Millions of Americans suffer from the psychological and physical disease of alcoholism. The resulting emotionally destructive impact on the children of alcoholic parents and the family unit is enormous.
Alcoholic parents usually act out their addiction in one of two negative ways: violent and abusive behavior or emotional unavailability and neglect. People who grow up in an alcoholic family often demonstrate a pattern of specific emotional issues and behaviors as a result of their parent's addiction and dysfunction.
For example, among alcoholic families, there is a high percentage of abuse — physical, verbal and sexual. The resulting dangerous climate in the home often pits the children against one another. As they struggle to survive the violent atmosphere, they may express their own frustrations by physically or verbally abusing each other. Some may develop bullying behaviors at school to deal with their fear, others in the family may withdraw emotionally retreating deep into themselves, while others may simply runaway from home. In another pattern, the parent is more or less an invalid. He or she drinks and then passes out. The children are physically and emotionally neglected and need to take on the adult role of caretaker and parent to each other. In addition, they often become surrogate parents to both the addict and the non-addicted spouse.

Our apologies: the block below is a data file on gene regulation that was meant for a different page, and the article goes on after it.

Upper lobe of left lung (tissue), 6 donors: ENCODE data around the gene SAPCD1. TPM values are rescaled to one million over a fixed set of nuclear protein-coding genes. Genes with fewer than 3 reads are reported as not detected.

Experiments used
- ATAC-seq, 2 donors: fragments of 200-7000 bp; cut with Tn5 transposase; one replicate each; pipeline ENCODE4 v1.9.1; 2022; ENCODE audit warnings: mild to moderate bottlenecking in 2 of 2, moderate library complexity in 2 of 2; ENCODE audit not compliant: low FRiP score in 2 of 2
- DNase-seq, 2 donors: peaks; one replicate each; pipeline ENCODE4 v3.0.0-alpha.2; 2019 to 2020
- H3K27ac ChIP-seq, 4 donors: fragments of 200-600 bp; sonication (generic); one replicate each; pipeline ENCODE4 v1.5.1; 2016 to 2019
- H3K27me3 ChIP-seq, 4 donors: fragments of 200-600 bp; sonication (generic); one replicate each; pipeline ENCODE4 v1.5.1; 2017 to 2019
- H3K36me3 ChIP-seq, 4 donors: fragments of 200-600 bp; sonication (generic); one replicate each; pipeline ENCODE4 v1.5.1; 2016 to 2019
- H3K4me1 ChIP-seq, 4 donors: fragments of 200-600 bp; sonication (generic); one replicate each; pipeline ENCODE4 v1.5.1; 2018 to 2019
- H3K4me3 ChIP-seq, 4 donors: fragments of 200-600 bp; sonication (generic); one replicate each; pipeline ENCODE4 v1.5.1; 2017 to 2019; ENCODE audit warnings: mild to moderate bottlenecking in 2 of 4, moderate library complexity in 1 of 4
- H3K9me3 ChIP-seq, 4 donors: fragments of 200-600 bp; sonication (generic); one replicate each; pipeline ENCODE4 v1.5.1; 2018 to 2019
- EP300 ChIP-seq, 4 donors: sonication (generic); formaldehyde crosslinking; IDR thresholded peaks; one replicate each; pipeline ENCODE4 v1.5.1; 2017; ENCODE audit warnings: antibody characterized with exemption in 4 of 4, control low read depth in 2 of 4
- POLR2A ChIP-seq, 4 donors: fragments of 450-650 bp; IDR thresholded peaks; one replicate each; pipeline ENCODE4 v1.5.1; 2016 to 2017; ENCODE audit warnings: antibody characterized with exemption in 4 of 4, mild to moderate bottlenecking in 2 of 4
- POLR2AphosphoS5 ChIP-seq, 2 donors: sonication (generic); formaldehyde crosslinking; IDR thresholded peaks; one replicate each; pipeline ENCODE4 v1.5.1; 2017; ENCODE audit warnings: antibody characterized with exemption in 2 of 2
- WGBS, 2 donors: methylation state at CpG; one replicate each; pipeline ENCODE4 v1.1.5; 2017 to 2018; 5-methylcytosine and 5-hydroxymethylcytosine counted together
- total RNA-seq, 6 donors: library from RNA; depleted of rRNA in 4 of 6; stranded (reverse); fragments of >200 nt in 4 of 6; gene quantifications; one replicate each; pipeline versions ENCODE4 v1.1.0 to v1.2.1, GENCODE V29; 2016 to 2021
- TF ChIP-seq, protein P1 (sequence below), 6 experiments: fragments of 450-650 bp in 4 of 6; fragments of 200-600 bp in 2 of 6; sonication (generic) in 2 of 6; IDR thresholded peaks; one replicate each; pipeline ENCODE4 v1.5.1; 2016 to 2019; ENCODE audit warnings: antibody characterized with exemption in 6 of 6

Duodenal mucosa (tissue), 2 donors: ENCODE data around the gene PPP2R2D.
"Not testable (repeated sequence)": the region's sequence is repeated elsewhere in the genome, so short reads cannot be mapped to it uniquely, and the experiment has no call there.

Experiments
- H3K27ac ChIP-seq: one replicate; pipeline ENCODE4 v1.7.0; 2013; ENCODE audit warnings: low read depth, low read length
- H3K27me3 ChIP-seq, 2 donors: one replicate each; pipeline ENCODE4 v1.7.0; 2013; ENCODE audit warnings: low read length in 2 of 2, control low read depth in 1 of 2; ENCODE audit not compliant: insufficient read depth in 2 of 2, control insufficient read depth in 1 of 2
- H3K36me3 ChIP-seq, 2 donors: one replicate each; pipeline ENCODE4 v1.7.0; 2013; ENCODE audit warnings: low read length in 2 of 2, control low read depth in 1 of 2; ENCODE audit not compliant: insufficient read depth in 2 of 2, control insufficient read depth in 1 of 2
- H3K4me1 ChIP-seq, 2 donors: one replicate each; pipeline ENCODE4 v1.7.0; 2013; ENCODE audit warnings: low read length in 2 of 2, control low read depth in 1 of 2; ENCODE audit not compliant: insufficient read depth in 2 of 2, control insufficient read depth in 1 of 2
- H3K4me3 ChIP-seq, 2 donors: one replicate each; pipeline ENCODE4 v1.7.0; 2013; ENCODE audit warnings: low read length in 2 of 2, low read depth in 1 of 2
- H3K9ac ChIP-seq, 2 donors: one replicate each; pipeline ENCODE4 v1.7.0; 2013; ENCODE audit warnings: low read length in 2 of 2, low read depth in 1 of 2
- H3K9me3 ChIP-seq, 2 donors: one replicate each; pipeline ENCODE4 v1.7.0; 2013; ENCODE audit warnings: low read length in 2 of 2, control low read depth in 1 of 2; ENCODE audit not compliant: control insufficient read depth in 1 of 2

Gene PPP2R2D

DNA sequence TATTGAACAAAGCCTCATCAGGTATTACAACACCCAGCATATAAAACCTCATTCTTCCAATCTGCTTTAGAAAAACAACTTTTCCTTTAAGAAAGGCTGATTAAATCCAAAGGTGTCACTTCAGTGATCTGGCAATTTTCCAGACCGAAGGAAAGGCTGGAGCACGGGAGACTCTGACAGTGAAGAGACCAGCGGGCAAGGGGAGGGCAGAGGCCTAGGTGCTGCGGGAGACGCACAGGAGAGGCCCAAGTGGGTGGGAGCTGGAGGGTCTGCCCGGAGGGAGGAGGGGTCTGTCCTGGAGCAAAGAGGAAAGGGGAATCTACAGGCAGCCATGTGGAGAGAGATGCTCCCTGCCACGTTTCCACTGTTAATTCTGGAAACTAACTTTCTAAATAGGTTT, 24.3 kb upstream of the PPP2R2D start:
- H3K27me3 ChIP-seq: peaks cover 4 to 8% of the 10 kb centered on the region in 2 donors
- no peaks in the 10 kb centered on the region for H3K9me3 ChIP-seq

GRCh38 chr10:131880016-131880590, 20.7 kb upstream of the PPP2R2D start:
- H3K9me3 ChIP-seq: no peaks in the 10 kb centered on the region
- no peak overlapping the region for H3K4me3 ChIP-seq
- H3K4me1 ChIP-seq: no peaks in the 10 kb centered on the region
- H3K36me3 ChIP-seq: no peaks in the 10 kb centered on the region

In some families, the alcoholic parent alternates between both of these behaviors. Unfortunately, the non-alcoholic parent typically provides little comfort for the children. That parent's energies are used up trying to cope with the alcoholic spouse. As the children begin to take care of one another they eventually feel they cannot trust or rely on adults. They may become hostile to all adults and, understandably, have problems dealing with authority figures.
As adults, children of alcoholic parents experience suffer painful inner turmoil and a deep sense of personal shame because as children they often blamed themselves. Their self-esteem is damaged and that damage carries over and can negatively affect every aspect of their adult life. They often experience bitterness and a sense of loss about the childhood they never had. Lacking role models for positive problem-solving, they often act out their bitterness, rage, low self-esteem and lack of trust in unhealthy ways that hurt themselves and others. They may become addicted themselves — to alcohol, food, sex, shopping or gambling, and the risk that they will marry someone who is alcoholic is very high.
Fortunately help is available. Many adult children of alcoholics participate in ACOA support groups, many of which are offered through Alcoholics Anonymous and Al-Anon. These programs are often held at local hospitals, churches and community centers. In addition, individual and family counseling can also be helpful.
Based in Rockport, personal life coach Susan Britt, M.Ed., a former psychotherapist, teaches individuals, couples and families to resolve relationship conflicts, achieve life and career goals and accelerate personal growth. Questions and comments may be addressed to her at firstname.lastname@example.org or through her website www.personalcoachsusanbritt.com.